In the Western psychology, we’re told that you never give up. We are taught to keep on fighting. But I’m telling you there is nothing to fight, and the only thing you’re giving up is your ego.
Western psychology has never gone beyond this. Therefore they do not know of life beyond this.
Western psychology works in the presumption that you are a body and a mind, so naturally they tell you never give up, fight to the end. Stick up for your rights. But in the highest teachings of the truth we learn that you have no rights.
You’re giving up your body, your ego, your mind, and when this happens, you go beyond psychology.
Something happens that psychiatry, psychology are not aware of whatsoever. And that is you rise to a higher dimension, where there is happiness, and peace, and compassion, and love, joy, that is naturally yours. You begin to feel these things instead of the things you felt before.
Prior to this, when you were fighting life, when you were sticking up for your rights, when you were trying to get even, when you were working as an ego, you were never able to feel happiness or joy or peace.
Only sometimes, when you won, when you got your point across, when you won an argument, when you won a fight, when you sued someone and won, you felt happy for a while, but it didn’t last long, and you have to go through it again and again. But this is as far as the world goes. It doesn’t know anything else but this.
What I’m saying to you, let go of everything. Do not hold on. Stand naked before God, without any crutches, without anything to hold on to. When you can do this, from this moment on you will begin to rise.
I wouldn’t normally dedicate a whole blog post to a quote, but I found this incredibly powerful.
On one hand, it’s important to me be an advocate of particular rights and what I consider to be positive social change, but on the other, I find myself particularly drained when engaging with people on the subject, whether they’re advocates fighting for the same cause or my opponents.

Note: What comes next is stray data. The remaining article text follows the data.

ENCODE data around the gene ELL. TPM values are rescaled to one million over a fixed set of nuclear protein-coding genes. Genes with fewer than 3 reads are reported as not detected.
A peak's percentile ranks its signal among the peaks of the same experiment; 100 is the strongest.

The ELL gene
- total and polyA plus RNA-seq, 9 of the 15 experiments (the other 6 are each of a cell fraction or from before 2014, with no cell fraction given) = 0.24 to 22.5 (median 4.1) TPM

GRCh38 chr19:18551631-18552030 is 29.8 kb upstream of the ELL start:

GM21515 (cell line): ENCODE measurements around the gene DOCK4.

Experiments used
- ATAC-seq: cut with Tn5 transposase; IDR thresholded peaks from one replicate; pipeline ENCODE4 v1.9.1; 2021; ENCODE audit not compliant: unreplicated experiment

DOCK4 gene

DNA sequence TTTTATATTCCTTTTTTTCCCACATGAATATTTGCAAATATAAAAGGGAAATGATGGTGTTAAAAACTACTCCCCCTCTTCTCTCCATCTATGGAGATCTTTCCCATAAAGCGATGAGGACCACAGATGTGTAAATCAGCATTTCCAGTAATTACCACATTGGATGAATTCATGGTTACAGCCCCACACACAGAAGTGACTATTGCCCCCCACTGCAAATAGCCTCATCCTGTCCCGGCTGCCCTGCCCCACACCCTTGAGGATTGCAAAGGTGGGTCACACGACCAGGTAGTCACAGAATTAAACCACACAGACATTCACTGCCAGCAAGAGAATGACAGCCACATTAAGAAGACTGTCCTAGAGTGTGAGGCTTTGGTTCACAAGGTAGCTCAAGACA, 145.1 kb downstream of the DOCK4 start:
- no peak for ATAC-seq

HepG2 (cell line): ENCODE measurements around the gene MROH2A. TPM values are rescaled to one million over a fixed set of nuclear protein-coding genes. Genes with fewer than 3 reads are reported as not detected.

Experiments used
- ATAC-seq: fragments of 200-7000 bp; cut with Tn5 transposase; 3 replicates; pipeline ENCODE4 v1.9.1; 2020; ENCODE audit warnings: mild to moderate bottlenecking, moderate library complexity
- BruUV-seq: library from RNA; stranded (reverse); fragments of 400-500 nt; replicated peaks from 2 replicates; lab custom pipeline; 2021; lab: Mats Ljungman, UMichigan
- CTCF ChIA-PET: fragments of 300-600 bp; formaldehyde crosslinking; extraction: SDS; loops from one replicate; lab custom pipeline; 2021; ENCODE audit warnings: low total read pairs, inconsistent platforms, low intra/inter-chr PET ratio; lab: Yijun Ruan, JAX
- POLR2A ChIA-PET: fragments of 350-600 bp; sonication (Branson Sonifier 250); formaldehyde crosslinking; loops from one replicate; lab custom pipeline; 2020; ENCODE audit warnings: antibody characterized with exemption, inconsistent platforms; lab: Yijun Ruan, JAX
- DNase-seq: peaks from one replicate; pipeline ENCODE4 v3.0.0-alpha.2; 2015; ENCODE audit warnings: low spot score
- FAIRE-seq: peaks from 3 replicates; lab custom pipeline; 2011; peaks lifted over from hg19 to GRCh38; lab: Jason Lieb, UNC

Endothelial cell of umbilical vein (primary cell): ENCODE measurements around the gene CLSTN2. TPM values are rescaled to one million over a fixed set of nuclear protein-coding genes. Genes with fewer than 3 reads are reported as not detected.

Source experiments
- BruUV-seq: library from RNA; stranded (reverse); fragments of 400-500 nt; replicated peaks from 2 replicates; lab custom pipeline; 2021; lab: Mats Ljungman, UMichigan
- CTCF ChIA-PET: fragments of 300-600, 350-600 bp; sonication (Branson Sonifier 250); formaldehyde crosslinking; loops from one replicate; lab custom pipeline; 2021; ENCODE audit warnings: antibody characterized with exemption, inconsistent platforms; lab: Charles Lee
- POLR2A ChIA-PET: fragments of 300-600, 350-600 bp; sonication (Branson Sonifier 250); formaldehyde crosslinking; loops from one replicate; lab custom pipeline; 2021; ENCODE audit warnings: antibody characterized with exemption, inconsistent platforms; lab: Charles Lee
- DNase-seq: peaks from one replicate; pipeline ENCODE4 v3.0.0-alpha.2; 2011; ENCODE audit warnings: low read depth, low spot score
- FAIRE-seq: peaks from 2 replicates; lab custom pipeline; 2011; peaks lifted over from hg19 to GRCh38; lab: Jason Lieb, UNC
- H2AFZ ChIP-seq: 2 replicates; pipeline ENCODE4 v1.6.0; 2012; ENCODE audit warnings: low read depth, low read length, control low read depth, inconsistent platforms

I have dismayed over the fact that often, it is a fight and anger and frustration seem to be requirements or a symptom for the role of activist or social justice advocate.
It leaves one with a moral dilemma, when happiness and peace is that person’s own personal goals for themselves. There is so much inequality and suffering in the world, fighting often feels like the right thing to do.
Is there a way to both fight for what Adam’s suggests is the imagined rights of people and to let go of the fight too? If you can you separate fighting for yourself and fighting for others and only fight for the latter, is achieving peace still impossible? Is it possible to serve others without the ego playing a role?
If you can detach yourself from the wanted outcomes and, to a degree, the process of fighting, as it unfolds, practising non-judgemental awareness moment by moment, can you fight for the kind of change you want to see and achieve true inner peace?
Good company in a journey makes the way seem shorter. — Izaak Walton
I begin my career in complementary therapies in the summer of 2018, starting to see clients for Nutritional Therapy and brainstorming ways I can provide more, valuable services. It’s of course not clear yet if I’ll still be doing this in a year, in two years or even in ten years. I could end up taking another direction in life! However, as I never stopped wanting to finish counselling training and support people who might be having difficulties in life, I’m feeling confident today that I’m on the right path.
I was only 12 years old when I first had counselling training with Vale of Berkeley College. It was agreed among staff that students might benefit from having a team of “peer counsellors” available to talk to. They felt students in need may feel more comfortable opening up to people their own age, so about three students each from Years 8 through to sixth form were selected to receive specialist training from the school counsellor.